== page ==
the world, feared Human rights activists. They said the number of human rights abuses tied to the
COVID-19 pandemic are incresing.
Amnesty International USA, the U.S.-based arm of the international rights group said that leaders
from South America to Southeast Asia are using the virus as an excuse to crack down on their
opponents while doing little to protect vulnerable populations such as prisoners, refugees and
“More than 80 countries have declared states of emergency and there are growing reports of human
rights abuses around the globe,” said Joanne Lin, AIUSA’s national director of advocacy and
government affairs. “Some world leaders are taking advantage of contagion in order to crack down
on civilians in ways previously not seen pre-COVID-19.”
It also raised concerns about governments that have tried to squash information about the virus,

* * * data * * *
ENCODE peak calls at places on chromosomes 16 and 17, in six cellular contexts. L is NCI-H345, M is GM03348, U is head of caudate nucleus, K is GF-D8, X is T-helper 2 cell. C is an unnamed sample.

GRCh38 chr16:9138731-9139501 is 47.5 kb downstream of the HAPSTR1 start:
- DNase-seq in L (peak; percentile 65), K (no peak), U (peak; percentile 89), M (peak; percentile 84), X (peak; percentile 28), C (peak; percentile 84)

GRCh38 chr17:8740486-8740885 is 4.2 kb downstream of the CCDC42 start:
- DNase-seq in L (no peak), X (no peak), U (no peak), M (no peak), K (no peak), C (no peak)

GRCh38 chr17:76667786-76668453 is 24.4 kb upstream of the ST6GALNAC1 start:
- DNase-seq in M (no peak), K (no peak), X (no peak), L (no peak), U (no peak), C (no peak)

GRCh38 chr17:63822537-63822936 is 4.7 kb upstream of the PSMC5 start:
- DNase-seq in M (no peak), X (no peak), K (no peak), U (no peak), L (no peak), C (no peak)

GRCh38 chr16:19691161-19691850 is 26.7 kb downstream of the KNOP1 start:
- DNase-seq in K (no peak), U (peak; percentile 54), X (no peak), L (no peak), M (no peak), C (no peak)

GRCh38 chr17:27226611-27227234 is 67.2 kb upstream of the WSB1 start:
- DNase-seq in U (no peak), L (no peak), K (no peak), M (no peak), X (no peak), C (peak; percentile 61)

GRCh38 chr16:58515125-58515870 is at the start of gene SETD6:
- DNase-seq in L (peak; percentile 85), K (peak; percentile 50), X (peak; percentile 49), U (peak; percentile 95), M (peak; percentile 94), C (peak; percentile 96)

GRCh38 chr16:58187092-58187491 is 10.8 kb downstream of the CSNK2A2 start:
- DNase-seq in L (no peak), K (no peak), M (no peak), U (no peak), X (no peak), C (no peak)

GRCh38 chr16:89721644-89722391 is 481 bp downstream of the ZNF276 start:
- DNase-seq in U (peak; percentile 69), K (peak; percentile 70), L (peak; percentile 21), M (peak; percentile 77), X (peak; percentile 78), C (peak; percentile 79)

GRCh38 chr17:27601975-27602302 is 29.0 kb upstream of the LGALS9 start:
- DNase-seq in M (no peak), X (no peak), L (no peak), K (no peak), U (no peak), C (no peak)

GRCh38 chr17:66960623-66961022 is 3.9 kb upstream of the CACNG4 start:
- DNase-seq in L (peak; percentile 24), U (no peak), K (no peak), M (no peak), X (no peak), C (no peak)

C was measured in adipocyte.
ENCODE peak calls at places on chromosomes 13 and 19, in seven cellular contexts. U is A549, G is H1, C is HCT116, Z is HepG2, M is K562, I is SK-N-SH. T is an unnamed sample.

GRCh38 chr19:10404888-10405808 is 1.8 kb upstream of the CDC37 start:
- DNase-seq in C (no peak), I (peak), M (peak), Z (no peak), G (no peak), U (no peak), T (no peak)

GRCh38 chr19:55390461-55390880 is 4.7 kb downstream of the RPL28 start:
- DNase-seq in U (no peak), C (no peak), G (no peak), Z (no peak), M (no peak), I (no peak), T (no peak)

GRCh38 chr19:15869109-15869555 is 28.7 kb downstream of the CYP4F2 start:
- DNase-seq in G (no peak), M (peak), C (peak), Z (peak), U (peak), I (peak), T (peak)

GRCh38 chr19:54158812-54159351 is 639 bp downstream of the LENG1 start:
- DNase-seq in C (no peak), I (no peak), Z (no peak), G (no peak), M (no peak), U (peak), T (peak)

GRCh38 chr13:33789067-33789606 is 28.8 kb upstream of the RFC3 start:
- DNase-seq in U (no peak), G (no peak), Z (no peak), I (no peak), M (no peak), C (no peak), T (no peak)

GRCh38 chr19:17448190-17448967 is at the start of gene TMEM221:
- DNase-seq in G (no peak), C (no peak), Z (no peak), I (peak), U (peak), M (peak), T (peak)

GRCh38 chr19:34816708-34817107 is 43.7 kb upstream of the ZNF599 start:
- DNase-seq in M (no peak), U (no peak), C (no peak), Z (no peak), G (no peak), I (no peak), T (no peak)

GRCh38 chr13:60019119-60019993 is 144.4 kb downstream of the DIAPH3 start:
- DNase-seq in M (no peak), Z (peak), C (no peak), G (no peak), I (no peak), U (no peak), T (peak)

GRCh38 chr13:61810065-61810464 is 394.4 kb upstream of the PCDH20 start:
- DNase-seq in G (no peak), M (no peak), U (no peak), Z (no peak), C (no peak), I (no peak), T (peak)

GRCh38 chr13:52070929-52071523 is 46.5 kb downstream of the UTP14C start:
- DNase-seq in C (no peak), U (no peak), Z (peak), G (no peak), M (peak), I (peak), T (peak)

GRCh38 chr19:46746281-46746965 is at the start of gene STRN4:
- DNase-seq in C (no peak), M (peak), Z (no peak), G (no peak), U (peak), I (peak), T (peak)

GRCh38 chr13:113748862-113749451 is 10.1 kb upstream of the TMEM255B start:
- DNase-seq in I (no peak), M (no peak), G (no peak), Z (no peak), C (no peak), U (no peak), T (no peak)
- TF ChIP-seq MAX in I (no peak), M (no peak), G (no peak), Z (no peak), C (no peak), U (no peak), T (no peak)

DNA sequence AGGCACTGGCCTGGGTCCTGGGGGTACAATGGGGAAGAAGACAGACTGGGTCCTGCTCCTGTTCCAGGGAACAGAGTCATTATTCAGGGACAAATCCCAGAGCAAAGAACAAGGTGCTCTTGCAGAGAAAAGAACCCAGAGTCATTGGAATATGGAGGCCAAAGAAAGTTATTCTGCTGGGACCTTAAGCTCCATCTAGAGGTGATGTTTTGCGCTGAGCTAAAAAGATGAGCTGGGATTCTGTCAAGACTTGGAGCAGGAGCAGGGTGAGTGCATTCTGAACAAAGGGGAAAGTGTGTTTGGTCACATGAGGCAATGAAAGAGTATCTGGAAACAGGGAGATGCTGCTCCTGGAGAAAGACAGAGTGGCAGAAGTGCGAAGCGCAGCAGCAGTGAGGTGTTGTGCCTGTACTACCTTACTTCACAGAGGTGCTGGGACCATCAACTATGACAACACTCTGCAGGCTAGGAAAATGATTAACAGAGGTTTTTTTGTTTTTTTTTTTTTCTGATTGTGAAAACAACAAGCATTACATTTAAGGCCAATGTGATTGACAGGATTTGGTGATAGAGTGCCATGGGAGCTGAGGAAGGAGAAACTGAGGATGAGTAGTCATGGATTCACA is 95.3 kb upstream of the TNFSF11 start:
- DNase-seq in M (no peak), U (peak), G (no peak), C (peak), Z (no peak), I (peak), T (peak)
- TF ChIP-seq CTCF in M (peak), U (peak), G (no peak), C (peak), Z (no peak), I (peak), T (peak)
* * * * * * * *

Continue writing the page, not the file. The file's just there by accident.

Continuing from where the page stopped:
which has spread to all but one continent and killed more than 228,200 as of Thursday morning. In
some cases, it said, governments have used jail time, harassment or other measures to silence
media, doctors and other critics who have tried to shine light on the pandemic.
For many parts of the world still reeling from war, civil unrest, migration crises and other disasters,
the COVID-19 pandemic adds yet another layer of emergency to which leaders may be unwilling or
unable to respond, the group said.
While the threats to human rights vary by country, AIUSA said nearly every region of the world has
cause for concern.
Africa, a continent of 1.3 billion people, recently saw a 43% jump in reported COVID-19 cases,
according to Lin. The World Health Organization has warned that Africa could become an epicenter
for the outbreak, but its health care system is already fragile, and a shortage of doctors make it even
more ill-prepared for COVID-19, said Adotei Akwei, AIUSA deputy director for advocacy and